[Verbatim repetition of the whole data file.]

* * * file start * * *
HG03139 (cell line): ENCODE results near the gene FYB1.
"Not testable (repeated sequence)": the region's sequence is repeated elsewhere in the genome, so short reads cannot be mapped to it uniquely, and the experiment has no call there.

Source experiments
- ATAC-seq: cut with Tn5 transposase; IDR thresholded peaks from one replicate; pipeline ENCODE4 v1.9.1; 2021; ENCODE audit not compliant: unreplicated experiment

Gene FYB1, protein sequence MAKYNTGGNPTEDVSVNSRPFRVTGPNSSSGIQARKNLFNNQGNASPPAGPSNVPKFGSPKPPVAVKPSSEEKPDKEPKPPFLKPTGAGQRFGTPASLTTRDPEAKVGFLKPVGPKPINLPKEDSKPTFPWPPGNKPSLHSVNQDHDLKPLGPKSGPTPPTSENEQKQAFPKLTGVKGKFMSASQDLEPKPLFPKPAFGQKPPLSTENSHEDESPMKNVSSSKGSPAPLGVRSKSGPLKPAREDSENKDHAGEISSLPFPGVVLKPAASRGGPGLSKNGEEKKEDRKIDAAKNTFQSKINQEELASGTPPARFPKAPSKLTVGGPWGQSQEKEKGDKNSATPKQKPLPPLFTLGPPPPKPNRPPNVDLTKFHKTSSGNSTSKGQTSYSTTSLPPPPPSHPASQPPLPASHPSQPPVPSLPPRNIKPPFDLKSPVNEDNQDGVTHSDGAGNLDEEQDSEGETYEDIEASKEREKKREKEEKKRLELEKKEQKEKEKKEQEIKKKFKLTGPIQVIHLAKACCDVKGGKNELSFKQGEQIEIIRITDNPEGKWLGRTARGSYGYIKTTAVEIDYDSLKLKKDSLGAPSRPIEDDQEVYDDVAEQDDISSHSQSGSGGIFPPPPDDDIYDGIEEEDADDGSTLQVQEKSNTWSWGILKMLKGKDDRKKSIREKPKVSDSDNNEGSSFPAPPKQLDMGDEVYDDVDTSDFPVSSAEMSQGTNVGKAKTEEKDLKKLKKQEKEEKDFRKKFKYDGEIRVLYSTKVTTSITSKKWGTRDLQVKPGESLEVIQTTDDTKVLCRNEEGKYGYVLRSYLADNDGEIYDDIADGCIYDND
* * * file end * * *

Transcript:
HG03139 (cell line): ENCODE results near the gene FYB1.
"Not testable (repeated sequence)": the region's sequence is repeated elsewhere in the genome, so short reads cannot be mapped to it uniquely, and the experiment has no call there.

Source experiments
- ATAC-seq: cut with Tn5 transposase; IDR thresholded peaks from one replicate; pipeline ENCODE4 v1.9.1; 2021; ENCODE audit not compliant: unreplicated experiment

Gene FYB1, protein sequence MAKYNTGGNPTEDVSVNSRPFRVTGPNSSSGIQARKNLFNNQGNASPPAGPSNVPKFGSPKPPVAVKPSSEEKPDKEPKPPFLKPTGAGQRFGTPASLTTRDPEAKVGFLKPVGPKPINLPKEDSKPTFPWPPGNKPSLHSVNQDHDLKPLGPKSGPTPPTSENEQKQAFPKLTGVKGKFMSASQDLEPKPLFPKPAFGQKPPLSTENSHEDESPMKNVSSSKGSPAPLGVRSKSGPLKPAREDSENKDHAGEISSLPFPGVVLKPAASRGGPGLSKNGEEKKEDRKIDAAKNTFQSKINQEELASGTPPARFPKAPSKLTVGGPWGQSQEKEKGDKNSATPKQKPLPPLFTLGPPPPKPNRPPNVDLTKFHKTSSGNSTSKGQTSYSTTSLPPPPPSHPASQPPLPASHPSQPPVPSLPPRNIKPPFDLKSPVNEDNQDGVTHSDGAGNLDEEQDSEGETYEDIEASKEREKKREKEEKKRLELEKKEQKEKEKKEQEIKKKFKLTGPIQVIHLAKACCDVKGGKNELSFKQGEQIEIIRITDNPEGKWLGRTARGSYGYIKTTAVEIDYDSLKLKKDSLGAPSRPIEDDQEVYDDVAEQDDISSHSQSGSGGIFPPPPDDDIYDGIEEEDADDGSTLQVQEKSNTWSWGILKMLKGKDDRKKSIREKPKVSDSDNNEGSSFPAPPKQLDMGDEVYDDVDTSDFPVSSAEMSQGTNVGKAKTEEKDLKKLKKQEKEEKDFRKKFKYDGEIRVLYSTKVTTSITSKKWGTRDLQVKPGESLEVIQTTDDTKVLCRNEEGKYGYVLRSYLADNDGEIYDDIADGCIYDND